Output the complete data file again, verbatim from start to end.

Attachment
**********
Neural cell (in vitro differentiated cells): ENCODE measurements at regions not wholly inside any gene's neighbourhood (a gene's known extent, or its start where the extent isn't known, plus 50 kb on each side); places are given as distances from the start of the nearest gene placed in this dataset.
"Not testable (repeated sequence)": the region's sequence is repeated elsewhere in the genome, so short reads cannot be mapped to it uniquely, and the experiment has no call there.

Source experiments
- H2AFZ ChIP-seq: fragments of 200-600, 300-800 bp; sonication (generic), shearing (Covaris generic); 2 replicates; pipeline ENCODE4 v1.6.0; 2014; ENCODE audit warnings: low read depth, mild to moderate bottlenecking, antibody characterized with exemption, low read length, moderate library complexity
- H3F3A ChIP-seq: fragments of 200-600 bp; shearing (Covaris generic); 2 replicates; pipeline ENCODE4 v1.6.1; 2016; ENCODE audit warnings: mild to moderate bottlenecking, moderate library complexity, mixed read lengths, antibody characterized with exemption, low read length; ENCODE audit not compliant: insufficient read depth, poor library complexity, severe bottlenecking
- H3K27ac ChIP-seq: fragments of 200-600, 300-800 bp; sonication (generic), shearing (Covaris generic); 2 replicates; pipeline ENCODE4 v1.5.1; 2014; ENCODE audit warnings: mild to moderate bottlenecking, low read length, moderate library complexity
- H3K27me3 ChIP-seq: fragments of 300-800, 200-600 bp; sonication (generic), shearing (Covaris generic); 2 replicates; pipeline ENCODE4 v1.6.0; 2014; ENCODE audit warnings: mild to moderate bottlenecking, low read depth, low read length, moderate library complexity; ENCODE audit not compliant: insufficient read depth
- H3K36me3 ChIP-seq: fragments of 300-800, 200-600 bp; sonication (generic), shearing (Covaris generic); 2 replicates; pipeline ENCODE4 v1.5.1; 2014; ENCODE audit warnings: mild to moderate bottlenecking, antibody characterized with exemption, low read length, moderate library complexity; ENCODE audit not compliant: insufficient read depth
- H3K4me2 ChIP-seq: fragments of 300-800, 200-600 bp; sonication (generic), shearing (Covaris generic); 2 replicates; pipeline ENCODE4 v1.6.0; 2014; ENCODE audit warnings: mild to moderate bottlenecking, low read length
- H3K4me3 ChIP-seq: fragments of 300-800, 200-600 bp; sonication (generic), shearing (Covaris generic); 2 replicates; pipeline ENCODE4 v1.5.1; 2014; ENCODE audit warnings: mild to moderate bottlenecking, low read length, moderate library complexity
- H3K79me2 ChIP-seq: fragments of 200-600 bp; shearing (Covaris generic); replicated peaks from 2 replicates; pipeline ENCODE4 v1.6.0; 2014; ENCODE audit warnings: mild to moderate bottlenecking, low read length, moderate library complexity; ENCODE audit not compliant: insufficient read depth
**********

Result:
Neural cell (in vitro differentiated cells): ENCODE measurements at regions not wholly inside any gene's neighbourhood (a gene's known extent, or its start where the extent isn't known, plus 50 kb on each side); places are given as distances from the start of the nearest gene placed in this dataset.
"Not testable (repeated sequence)": the region's sequence is repeated elsewhere in the genome, so short reads cannot be mapped to it uniquely, and the experiment has no call there.

Source experiments
- H2AFZ ChIP-seq: fragments of 200-600, 300-800 bp; sonication (generic), shearing (Covaris generic); 2 replicates; pipeline ENCODE4 v1.6.0; 2014; ENCODE audit warnings: low read depth, mild to moderate bottlenecking, antibody characterized with exemption, low read length, moderate library complexity
- H3F3A ChIP-seq: fragments of 200-600 bp; shearing (Covaris generic); 2 replicates; pipeline ENCODE4 v1.6.1; 2016; ENCODE audit warnings: mild to moderate bottlenecking, moderate library complexity, mixed read lengths, antibody characterized with exemption, low read length; ENCODE audit not compliant: insufficient read depth, poor library complexity, severe bottlenecking
- H3K27ac ChIP-seq: fragments of 200-600, 300-800 bp; sonication (generic), shearing (Covaris generic); 2 replicates; pipeline ENCODE4 v1.5.1; 2014; ENCODE audit warnings: mild to moderate bottlenecking, low read length, moderate library complexity
- H3K27me3 ChIP-seq: fragments of 300-800, 200-600 bp; sonication (generic), shearing (Covaris generic); 2 replicates; pipeline ENCODE4 v1.6.0; 2014; ENCODE audit warnings: mild to moderate bottlenecking, low read depth, low read length, moderate library complexity; ENCODE audit not compliant: insufficient read depth
- H3K36me3 ChIP-seq: fragments of 300-800, 200-600 bp; sonication (generic), shearing (Covaris generic); 2 replicates; pipeline ENCODE4 v1.5.1; 2014; ENCODE audit warnings: mild to moderate bottlenecking, antibody characterized with exemption, low read length, moderate library complexity; ENCODE audit not compliant: insufficient read depth
- H3K4me2 ChIP-seq: fragments of 300-800, 200-600 bp; sonication (generic), shearing (Covaris generic); 2 replicates; pipeline ENCODE4 v1.6.0; 2014; ENCODE audit warnings: mild to moderate bottlenecking, low read length
- H3K4me3 ChIP-seq: fragments of 300-800, 200-600 bp; sonication (generic), shearing (Covaris generic); 2 replicates; pipeline ENCODE4 v1.5.1; 2014; ENCODE audit warnings: mild to moderate bottlenecking, low read length, moderate library complexity
- H3K79me2 ChIP-seq: fragments of 200-600 bp; shearing (Covaris generic); replicated peaks from 2 replicates; pipeline ENCODE4 v1.6.0; 2014; ENCODE audit warnings: mild to moderate bottlenecking, low read length, moderate library complexity; ENCODE audit not compliant: insufficient read depth